Squelched in this last desperate effort there was nothing left for McCarey to do but sign Kilbane and Attell for the title match.  It was scheduled for McCarey's arena in Vernon the following February 22 - about 5 months away.

Cleveland newspapers were lauding Kilbane to the skies by this time and he returned home in the role of a conquering hero.  He was met at the train by several hundred fans and paraded through the streets, but this reception was nothing to the one that was to greet him five months later.

Kilbane intended to spend the next three months just keeping in shape before returning to California to enter serious training about a month or so before the title match.

Johnny was a confident individual by this time, however, and promoters everywhere in the East were anxious to show the youngster, so he finally broke down and accepted two bouts.

"As I look back on it now it certainly was a silly thing to do," Kilbane says.  "McCarey would have used any flimsy excuse to cancel my bout with Attell and substitute his fighter, Rivers, and if I had been cut, or hurt a hand, he probably would have tossed out the match."

Kilbane's decision to fight during the waiting period was particularly silly when it is recounted that he took on two of the best featherweights in the business - Patsy Brannigan at Youngstown and Charley White, later one of the top ranking lightweights, at Gray's Armory here.

Kilbane gave Brannigan a thorough pasting, although Patsy had given Johnny rousing arguments in two 12 round bouts prior to this time.  One newspaper report said: "Kilbane outpunched and outfought Brannigan in nine of the 10 rounds.  There was as much difference between the Kilbane who fought around Cleveland last winter and the one who beat Brannigan last night as between day and night."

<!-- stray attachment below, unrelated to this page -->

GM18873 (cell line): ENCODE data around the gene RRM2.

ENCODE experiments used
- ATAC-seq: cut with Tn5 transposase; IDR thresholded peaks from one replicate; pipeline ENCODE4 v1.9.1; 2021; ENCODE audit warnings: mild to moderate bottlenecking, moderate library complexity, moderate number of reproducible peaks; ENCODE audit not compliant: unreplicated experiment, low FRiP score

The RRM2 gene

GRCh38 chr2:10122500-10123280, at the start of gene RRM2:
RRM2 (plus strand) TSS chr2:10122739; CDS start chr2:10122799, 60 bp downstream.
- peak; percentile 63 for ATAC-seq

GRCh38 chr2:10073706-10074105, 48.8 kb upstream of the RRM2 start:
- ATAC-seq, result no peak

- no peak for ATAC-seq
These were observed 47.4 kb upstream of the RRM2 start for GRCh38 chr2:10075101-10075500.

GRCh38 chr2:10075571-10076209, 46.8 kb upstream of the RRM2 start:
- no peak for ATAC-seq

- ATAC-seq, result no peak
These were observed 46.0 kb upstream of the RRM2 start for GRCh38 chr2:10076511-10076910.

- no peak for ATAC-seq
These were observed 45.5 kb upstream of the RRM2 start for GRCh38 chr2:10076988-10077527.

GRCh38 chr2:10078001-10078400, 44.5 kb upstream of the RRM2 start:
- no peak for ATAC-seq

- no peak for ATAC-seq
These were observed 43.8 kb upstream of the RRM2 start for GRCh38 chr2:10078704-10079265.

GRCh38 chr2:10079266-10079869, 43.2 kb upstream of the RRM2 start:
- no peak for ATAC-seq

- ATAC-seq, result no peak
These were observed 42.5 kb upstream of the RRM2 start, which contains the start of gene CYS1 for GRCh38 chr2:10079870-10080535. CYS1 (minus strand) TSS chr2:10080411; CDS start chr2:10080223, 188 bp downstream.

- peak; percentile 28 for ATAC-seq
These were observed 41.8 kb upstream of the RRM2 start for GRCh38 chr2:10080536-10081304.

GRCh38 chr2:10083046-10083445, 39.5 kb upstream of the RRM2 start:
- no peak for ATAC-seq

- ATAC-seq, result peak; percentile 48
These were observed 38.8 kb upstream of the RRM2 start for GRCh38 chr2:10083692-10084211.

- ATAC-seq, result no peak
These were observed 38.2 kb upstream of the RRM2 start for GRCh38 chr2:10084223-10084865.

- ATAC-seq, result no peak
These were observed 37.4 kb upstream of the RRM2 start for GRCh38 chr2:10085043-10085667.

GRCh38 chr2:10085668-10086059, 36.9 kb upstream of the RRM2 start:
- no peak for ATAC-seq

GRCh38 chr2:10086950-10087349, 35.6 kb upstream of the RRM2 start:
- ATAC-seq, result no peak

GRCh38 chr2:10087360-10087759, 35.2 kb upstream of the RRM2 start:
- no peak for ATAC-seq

Public fights still were banned in Cleveland, but Kilbane's rise to the top brought a cry from fight fans of the city to legalize the game and Mayor Herman Baehr finally approved a match between Kilbane and White for Gray's Armory on December 23.

The Armory was packed to the doors and seated in a front row seat was Mayor Baehr, whom Kilbane greeted with a handshake through the ropes just before he was introduced to the crowd.

Kilbane beat White easily.  Tom Terrell, now clerk of the Board of Education but a sportswriter in those days, wrote: "It was one of the greatest exhibitions of the manly art ever witnessed in this city.  Kilbane fought an entirely different battle against White than in any of his previous fights.  He used to be a long range, hit and get away fighter.  He did his best work in close on White and his infighting had the Chicagoan groggy in the 10th, 11th and 12th rounds."

After the fight White said: "Kilbane is the greatest boxer I have ever seen.  I tell you he's a tough boy, and my, how he can hit.  He stung me twice with a right on the jaw far worse than I have ever been stung before.  You can take it from me, Johnny is a wonderful little fighter."

As proof of what Cleveland thought of Kilbane, Ed Bang, sports editor of the News, conducted a mail campaign to raise funds to buy a diamond belt to make up for the one Promoter McCarey had promised him but refused to give him.  The donations were halted when $1000 was raised and Kilbane was presented with a diamond belt the night of the White bout.  Charles A. Otis, who has come to be known as "Mr. Cleveland," made the presentation in the ring.

February 12, 1952

Cleveland Boxing History

Chapter 14

By Dan Taylor


Kilbane Ducks Bullet, Takes Title


Johnny Kilbane left Cleveland a month before his scheduled championship fight with Abe Attell in Vernon, Calif., February 22, 1912, to open his training camp near the scene of the bout.

The day the Kilbane troupe left Cleveland sports fans were treated to one of the most unusual sights in the history of the game.